Editorial: Spitting into the wind?

In a keynote speech Monday night honoring the winner of a journalistic prize for investigative reporting, President Barack Obama used the occasion to encourage the media to rise to “higher aspirations” in its political coverage, while lamenting the “divisive and vulgar” state of American politics.
 “People depend on you to uncover the truth,” he told the gathering of 450 media representatives at the Toner Prize for Excellence in Political Reporting. “People (need to be) getting information that they can trust, that has substance and facts behind it… What we’re seeing right now does corrode our society. When our elected officials and campaigns become entirely untethered to reason and facts; when it doesn’t matter what is true and what’s not, that makes it all but impossible for us to make decisions on behalf of future generations.”
It is a well-founded concern, and throughout his half-hour speech the president noted that the disconcerting state of American politics was alarming not just to Americans, but also to leaders around the world.
“The No. 1 question I am getting as I travel around the world or talk to world leaders right now is: What is happening in America — about our politics? And it’s not because around the world people have not seen crazy politics; it is that they understand America is the place where you can’t afford completely crazy politics,” he said.
While the president was right to challenge the press corps to do better, he missed a key point: Much of the problem is that television and radio stations pander to an audience that seeks entertainment, not news. And what Republican presidential candidate Donald Trump knows all too well is that offensive/in-your-face/confrontational entertainment outsells staid and factual political reporting.
Trump has also demonstrated that offensive, alluring and otherwise catchy tweets are political gold. How fitting for the times that a 140-character tweet has more impact on forming public opinion (or at least sparking political interest among the masses) than a well-considered, fact-based story or policy statement.
What that says about today’s social media society is that titillation, insults and outrageous statements triumph over substance. One challenge is to change that culture.
But there is also another challenge. Before Facebook, Twitter, Instagram and the hundreds of other purveyors of social media; before Fox News and other overtly partisan news outlets; back in the days where CBS, NBC and ABC dominated the airwaves, the political establishment could rely on the American public operating from a common base of information. We all could disagree or agree on how to interpret that information, but at least a common core of understanding was prevalent.
That is no longer true.
What Fox News reports is very different from that reported on ABC, NBC or CBS, let alone NPR or the BBC. And what right-wing radio talk show hosts talk about is far different than the conversations going on at VPR.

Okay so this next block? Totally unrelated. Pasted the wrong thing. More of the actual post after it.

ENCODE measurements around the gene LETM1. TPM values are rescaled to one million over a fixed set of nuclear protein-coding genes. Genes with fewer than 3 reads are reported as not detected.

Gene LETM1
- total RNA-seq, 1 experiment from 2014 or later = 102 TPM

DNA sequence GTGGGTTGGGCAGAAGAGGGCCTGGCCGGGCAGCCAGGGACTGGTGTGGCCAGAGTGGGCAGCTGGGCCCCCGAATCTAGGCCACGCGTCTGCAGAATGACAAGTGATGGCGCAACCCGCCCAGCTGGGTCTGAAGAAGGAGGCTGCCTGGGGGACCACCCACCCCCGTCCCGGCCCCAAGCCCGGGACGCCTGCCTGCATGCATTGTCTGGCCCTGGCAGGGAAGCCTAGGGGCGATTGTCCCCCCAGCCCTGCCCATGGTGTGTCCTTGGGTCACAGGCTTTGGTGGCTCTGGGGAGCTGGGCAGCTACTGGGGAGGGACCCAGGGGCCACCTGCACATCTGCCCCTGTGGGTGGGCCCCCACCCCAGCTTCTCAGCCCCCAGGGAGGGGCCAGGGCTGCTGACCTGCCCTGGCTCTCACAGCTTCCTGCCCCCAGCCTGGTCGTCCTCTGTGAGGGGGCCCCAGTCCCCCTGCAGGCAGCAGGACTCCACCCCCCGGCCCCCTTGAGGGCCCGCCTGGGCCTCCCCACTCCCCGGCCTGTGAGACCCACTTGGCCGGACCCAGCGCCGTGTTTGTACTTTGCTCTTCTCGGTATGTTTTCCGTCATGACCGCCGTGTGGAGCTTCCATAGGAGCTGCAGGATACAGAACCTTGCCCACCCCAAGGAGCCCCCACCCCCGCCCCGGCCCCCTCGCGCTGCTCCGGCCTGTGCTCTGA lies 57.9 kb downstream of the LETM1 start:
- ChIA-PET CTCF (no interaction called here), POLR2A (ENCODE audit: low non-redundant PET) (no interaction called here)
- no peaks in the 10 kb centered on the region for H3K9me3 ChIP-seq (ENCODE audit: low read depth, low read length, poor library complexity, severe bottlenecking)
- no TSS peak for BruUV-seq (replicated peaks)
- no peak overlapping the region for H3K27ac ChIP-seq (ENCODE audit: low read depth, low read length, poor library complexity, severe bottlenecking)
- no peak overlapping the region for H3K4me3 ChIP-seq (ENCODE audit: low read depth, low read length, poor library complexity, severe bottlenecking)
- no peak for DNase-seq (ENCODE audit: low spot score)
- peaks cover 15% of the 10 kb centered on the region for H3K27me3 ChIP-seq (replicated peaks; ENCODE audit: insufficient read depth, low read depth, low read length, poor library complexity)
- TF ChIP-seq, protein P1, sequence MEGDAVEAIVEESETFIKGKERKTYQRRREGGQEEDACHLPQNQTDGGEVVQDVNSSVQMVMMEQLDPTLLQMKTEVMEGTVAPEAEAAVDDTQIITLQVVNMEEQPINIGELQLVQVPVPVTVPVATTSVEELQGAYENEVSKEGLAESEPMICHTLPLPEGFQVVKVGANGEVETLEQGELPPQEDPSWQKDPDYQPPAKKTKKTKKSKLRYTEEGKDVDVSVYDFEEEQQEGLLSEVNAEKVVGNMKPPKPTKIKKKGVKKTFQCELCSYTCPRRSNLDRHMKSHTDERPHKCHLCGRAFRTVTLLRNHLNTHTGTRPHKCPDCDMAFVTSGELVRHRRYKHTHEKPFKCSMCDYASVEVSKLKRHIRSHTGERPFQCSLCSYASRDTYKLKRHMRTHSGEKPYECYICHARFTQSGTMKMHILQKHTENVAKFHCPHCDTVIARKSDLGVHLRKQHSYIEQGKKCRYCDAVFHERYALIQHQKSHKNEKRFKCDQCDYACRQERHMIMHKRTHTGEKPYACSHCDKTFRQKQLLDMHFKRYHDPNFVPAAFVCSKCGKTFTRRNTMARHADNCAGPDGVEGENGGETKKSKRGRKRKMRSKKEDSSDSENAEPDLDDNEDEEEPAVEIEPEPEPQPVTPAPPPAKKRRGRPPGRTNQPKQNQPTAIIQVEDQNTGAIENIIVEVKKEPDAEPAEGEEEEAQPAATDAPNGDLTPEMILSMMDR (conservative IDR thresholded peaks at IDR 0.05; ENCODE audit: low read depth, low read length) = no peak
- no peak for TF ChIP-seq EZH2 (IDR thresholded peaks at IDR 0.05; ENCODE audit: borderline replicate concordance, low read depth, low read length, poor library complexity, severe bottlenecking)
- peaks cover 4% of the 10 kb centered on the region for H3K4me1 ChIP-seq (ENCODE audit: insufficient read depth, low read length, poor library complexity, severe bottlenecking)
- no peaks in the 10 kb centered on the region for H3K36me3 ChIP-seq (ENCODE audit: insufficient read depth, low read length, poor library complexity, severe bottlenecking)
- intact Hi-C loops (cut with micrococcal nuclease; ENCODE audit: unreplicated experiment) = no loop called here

That is something to lament, but encouraging reporters to rise to “higher aspirations” is preaching to a choir that is already there and missing the elephant in the room: the hijacking of America’s broadcast media by partisan interests and 24-7 cable talk-shows that dwell on every single blip, scandal and attention-grabbing antic, whether it is newsworthy or not.
This challenges the president’s statement in his speech: “I believe that for all the side shows of the political season, Americans are still hungry for the truth, it’s just hard to find.”
It is not, actually, hard to find.
There is more accurate news reporting out there than ever before; and you can get fairly reported information from a number of various perspectives. Read The Nation, The Atlantic, The Economist, The New York Times, Financial Times, the Los Angeles Times, ProPublica; or listen to the BBC, NPR, or a number of other trusted sources and you’ll find balanced and factual reporting — all at your fingertips on your cell phone or computer or on the newsstand.
The breakdown is not with the reporting corps of the nation’s print media, or even with good broadcast media, as much as it is the fracturing of any common news perspective based on the relevant facts.
What is lost today is the public’s ability to discern between reliable news sources and those media outlets that are so partisan they betray the truth.
What the president might have encouraged is for the American public to ignore the partisan bloggers, discount the round-the-clock cable news broadcasters that champion political bias and, instead, read more about the nation’s political state of affairs as part of every American’s obligation to uphold democracy by being an informed citizen. What the president might have addressed is the responsibility of broadcast stations that come with a FCC license. What the president might have championed is a re-instatement of civic classes in American high schools.
Then again, in this political climate, asking Trump or Ted Cruz supporters to become more informed may be akin to spitting into the wind.
Angelo S. Lynn

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